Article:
The Government has confirmed it will effectively levy a 40 per cent tax on the modest savings of pensioners in its pre-budget statement on pension credits.
The move comes inspite of fierce criticism by the pensions industry of the top-up payments which will be introduced in 2003, costing the Government £2bn in the first year of implementation.
In the pre-budget statement, the Treasury gives an example of a pensioner under current regime, with a basic state pension of £77 a week and an occupational pension of £14 a week. They would have their income topped up by £9 to the level of the minimum income guarantee to at £100 a week, seeing no gain from their occupational pension.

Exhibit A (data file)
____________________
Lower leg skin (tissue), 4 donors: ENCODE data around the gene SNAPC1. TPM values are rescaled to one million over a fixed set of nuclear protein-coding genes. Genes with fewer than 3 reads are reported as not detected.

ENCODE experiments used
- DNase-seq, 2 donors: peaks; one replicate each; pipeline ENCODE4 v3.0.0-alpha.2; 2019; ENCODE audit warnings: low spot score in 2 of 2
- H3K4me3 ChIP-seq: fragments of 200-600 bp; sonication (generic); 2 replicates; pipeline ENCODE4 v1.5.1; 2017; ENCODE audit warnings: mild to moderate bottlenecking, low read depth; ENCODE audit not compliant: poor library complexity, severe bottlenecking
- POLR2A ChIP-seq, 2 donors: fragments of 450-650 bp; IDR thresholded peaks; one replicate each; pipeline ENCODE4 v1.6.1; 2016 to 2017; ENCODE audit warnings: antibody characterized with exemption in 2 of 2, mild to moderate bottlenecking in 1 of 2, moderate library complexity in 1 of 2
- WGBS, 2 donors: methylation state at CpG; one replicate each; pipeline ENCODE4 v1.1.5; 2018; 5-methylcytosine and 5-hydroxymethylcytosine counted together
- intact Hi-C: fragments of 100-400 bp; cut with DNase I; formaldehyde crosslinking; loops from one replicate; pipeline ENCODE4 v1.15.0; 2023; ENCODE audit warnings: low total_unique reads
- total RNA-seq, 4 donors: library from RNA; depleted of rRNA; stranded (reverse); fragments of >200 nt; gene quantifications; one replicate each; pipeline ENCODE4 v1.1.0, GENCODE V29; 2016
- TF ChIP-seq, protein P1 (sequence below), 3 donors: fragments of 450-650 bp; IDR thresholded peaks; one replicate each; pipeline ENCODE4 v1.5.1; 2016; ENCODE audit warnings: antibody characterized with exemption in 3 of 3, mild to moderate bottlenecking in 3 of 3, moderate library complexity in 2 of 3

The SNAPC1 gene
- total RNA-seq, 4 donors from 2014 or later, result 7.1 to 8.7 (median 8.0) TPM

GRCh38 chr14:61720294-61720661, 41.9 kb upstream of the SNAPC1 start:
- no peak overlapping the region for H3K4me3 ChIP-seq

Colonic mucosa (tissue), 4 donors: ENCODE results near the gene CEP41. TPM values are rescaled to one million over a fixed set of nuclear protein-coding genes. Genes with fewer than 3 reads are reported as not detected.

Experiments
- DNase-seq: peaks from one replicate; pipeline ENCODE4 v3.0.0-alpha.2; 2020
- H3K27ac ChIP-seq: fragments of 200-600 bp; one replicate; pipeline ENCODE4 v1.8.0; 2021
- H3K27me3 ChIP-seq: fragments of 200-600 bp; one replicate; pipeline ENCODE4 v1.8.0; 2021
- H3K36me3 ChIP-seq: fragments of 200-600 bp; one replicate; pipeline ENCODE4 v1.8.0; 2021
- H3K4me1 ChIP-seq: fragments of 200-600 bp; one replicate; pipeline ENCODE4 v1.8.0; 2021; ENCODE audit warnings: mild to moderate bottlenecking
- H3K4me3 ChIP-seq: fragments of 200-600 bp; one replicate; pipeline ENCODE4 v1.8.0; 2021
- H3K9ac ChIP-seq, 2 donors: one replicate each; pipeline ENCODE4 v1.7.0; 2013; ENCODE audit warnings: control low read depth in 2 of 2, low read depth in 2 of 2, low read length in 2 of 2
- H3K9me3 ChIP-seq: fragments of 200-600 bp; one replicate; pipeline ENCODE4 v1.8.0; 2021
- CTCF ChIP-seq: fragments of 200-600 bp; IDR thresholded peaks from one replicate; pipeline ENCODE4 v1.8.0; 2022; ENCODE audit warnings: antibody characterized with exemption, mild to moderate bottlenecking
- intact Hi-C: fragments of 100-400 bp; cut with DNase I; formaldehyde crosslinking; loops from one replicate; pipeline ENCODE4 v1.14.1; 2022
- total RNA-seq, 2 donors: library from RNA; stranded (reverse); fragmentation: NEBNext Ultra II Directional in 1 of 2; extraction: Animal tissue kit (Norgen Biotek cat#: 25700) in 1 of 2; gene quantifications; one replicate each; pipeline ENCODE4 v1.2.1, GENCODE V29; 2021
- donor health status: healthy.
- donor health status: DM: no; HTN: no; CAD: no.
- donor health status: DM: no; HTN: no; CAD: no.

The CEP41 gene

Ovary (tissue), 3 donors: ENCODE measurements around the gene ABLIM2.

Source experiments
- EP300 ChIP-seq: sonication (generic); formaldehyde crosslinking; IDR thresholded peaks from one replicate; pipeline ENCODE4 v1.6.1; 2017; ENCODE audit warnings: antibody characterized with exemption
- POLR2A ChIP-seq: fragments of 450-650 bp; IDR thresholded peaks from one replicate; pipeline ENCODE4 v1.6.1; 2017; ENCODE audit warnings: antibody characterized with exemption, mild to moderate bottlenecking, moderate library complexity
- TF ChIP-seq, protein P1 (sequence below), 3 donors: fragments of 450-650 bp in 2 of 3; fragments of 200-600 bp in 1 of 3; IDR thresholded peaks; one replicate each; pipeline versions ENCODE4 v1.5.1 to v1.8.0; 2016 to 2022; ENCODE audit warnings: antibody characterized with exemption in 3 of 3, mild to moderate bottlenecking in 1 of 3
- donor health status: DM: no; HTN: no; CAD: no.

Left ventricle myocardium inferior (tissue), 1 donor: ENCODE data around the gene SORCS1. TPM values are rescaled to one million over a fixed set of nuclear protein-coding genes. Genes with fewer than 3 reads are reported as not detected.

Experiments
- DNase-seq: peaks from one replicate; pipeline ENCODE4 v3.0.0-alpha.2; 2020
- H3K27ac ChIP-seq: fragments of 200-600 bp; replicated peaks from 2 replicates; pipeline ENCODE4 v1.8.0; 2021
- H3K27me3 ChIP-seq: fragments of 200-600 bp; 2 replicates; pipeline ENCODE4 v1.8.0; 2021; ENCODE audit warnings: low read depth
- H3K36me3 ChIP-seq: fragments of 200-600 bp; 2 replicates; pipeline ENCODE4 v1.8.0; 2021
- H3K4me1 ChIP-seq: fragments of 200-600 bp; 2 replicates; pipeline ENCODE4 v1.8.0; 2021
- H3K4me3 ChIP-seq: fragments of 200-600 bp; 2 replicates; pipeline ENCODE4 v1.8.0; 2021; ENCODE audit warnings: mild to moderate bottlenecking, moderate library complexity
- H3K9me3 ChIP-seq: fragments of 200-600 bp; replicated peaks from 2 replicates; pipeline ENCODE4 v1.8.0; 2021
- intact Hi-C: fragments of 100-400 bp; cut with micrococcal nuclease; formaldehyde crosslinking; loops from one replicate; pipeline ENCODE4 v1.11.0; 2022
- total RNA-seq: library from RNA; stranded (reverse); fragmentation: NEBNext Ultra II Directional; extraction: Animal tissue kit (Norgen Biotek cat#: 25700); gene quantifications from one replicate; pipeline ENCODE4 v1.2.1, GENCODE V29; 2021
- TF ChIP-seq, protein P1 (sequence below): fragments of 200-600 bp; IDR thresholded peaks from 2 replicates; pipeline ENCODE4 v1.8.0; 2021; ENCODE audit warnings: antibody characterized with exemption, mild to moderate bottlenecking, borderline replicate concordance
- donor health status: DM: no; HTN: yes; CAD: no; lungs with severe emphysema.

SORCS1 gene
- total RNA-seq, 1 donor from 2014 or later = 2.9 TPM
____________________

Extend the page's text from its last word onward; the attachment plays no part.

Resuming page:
Under the new pension credit arrangements they would receive £17.40 a week taking their income to £108.40 a week, effectively allowing them to keep just 60 pence in the pound of their additional savings.
The Department for Work and Pensions is set to provide further details on the new credits later this week.
Clerical Medical pensions strategy manager Nigel Stammers says: “It looks as if the Treasury has changed the interaction between the Mig and the credit, but it is still a 40 per cent tax which is not a clear enough incentive to save.”
Scottish Life head of communications Alasdair Buchanan says: “There are still the same serious flaws with the credit as there were at consultation. The poorest people pay the same tax as millionaires on their savings.”